Aiding tax evasion

Cantonal bank employees charged in New York

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The Cantonal Bank of Zurich is the first cantonal bank to have employees indictedImage Caption:

The Cantonal Bank of Zurich is the first cantonal bank to have employees indicted (swissinfo)

Three employees of the Cantonal Bank of Zurich have been charged in New York City with helping US clients evade taxes, according to the bank and the US Attorney’s Office in Manhattan which brought the charges.

The bank employees, two current and one former, were charged with helping American clients evade more than $420 million (SFr382 million) in taxes. All three live in Switzerland and have been charged but not arrested, according to the US prosecutor’s office.
The Cantonal Bank of Zurich is the largest of Switzerland’s regional-owned cantonal banks. This marks the first time employees of a cantonal bank have been indicted in such a case, though employees of other Swiss banks, including UBS and Wegelin, have been charged with aiding American tax evaders in the past.
Wegelin, long Switzerland’s oldest private bank, has since gone under.
The Cantonal Bank of Zurich confirmed that the three men charged had worked or continue to work for them but said in statements that it could not comment on the charges against them.
However, bank spokespeople have said the institution is continuing to cooperate with the US investigation while abiding by Swiss law.

Continuing discussions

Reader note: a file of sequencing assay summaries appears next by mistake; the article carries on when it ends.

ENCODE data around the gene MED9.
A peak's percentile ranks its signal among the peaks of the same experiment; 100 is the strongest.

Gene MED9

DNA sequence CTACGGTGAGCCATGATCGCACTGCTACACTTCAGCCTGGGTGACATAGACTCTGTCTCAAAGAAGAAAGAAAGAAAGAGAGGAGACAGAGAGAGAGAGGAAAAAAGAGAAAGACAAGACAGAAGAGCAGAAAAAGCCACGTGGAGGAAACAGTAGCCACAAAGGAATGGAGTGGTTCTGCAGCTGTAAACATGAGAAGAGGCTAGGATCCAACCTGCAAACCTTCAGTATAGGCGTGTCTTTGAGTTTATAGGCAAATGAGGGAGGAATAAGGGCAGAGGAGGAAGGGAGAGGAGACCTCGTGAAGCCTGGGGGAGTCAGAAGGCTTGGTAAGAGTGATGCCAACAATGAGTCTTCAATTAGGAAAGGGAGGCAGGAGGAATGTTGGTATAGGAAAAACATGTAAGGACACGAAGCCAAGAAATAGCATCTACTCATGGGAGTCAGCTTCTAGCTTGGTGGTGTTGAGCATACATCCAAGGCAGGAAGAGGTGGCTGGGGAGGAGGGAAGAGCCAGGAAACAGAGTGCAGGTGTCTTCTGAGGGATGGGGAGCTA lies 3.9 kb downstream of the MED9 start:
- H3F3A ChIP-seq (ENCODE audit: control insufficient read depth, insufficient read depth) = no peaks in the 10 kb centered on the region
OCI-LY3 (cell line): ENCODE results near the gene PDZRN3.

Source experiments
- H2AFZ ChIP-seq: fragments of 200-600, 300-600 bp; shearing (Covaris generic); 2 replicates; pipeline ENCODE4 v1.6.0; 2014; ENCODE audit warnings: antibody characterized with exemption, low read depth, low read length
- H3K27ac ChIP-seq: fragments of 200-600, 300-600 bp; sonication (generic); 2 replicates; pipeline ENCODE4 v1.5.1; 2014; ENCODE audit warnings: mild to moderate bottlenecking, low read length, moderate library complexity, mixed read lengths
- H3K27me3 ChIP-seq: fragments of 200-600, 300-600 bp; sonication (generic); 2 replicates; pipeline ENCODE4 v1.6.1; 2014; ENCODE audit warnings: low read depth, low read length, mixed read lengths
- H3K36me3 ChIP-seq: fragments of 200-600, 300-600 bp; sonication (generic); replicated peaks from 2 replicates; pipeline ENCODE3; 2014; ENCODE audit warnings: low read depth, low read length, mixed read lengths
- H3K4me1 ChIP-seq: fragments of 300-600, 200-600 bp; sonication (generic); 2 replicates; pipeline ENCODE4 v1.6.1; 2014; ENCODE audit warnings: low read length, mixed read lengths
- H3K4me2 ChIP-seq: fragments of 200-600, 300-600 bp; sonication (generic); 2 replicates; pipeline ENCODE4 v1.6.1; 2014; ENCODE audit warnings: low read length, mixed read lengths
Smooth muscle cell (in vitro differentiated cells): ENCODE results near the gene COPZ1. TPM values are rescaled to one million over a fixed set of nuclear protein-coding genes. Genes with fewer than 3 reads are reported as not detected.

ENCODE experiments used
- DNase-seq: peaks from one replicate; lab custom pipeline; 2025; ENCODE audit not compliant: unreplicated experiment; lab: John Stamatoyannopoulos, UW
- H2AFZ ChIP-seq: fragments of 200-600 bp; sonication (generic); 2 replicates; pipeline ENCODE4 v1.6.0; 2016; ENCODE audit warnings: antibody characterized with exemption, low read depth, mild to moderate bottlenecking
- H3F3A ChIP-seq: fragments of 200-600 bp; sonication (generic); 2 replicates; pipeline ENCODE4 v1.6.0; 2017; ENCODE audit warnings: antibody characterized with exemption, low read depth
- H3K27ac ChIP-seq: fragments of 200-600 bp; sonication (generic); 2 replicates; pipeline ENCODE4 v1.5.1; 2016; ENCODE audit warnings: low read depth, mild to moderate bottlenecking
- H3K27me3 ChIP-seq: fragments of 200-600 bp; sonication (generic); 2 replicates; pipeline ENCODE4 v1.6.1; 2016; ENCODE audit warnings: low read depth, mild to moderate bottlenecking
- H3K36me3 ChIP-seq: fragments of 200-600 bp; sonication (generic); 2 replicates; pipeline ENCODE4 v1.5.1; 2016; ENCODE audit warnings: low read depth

According to Finance Minister Eveline Widmer-Schlumpf, the Cantonal Bank of Zurich itself is not under threat because the US has agreed to continue discussions with Switzerland over the Foreign Account Tax Compliance Act (Fatca) agreement and negotiate solutions for a group of banks instead of targeting individual institutions.
The Cantonal Bank of Zurich is on that list of about a dozen banks, along with the Cantonal Bank of Basel and Credit Suisse. However, Widmer-Schlumpf added that prosecutions of individual bankers by US authorities could not be avoided.
Switzerland and the US have long been at odds over how to preserve Switzerland’s treasured banking secrecy laws while ensuring that Americans don’t use them to evade taxes.
The Swiss authorities and a group of banks had hoped to come to an agreement by the end of the year over taxing US assets in Swiss banks at a fixed rate while keeping client names under wraps. However, no such agreement has yet materialised.

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